A MAN caught behind the wheel of a truck with methylamphetamine in his system has been convicted, fined and put off the road for six months.
Thomas Henry Scrivener-Williams, 30, of Bassett Drive, appeared before magistrate Catherine Follent in Bathurst Local Court.
His solicitor Evan Dowd told the court his client was pulled over for a random breath test.
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Mr Dowd said it was clear from the evidence that drug use was an issue for his client, and he had struggled with it for some time.
The court heard how the accused had suffered significant tragedy in his life, including his mother dying when he was just 20 and his father dying two years later, which Mr Dowd said went some way to explaining Scrivener-Williams' drug use and criminal record.
Mr Dowd said his client had successfully completed the MERIT (Magistrates' Early Referral Into Treatment) program and the report spoke well of him.
Mr Dowd told the court that Scrivener-Williams was remorseful and had not taken meth for 22 weeks and cannabis for 16 weeks since undertaking the program.
He asked Ms Follent to take into account his client's need for a licence, asking her to consider a fine and the minimum period of disqualification.
Police facts handed to the court told how Scrivener-Williams was driving an Isuzu truck when was stopped by police for a breath and drug test on April 22, 2020 on the Mid Western Highway.
A breath test produced a negative result and he was then given an oral fluid test, which subsequently produced a positive detection to cannabis.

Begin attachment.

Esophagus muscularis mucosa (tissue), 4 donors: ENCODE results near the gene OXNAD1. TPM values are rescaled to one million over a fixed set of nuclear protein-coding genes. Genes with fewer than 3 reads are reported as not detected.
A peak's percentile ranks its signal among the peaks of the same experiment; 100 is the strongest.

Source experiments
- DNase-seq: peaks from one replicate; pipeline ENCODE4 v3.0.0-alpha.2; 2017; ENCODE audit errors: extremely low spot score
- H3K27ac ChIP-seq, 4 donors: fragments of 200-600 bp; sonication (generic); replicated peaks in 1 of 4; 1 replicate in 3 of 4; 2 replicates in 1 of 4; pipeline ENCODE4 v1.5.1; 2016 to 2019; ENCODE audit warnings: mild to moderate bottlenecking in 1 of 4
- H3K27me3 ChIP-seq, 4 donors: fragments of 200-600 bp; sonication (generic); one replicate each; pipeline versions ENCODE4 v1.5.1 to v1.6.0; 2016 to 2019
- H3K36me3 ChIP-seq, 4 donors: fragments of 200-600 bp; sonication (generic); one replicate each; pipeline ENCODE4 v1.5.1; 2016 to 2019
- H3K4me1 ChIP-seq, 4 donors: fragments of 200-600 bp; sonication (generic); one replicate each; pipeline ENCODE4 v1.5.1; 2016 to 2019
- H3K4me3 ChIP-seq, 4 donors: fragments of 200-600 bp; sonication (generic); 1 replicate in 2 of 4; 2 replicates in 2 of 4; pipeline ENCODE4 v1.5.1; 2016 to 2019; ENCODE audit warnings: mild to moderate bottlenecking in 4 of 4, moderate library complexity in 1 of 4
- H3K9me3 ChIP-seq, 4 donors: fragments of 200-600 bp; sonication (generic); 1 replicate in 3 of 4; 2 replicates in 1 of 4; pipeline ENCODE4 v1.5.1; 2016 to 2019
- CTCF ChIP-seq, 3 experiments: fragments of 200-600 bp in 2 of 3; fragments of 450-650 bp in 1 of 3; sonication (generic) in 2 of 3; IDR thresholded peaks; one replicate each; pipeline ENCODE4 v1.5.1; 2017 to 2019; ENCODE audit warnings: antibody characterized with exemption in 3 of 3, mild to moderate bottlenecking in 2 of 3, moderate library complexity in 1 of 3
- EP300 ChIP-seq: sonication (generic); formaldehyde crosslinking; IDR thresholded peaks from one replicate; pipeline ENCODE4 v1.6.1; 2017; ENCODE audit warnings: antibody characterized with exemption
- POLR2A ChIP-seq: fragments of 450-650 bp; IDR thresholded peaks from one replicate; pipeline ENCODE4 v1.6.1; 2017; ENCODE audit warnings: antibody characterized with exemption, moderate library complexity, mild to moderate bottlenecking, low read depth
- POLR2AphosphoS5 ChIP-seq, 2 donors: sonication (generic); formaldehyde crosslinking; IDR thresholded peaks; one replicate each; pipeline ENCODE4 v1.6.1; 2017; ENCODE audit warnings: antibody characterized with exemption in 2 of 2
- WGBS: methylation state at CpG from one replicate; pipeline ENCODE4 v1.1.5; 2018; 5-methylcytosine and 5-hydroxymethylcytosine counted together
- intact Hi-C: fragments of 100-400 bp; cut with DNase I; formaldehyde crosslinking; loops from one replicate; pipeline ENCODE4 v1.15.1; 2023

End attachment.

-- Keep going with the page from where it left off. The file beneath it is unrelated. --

He was taken to Bathurst Police Station, cautioned and questioned, before providing a sample of oral fluid, which was tested.
It returned a positive detection to methylamphetamine.
The remainder of the sample was placed in a sealed vial in the presence of the accused and sent to NSW Forensic and Analytical Science Service, according to the police facts.
The sample of oral fluid analysed returned a positive detection to methylamphetamine.
Her Honour took into account the early plea of guilt, which she said entitled the accused to a 25 per cent discount on sentence.
While there were no aggravating factors, she said his criminal history did not entitle him to any leniency, however, she said the fact there were no convictions on his record since 2016 illustrated he was capable of living a law-abiding life.
She also said there was a clear need for both specific and general deterrence.
She convicted him, fining him $750 and disqualifying him from driving for six months.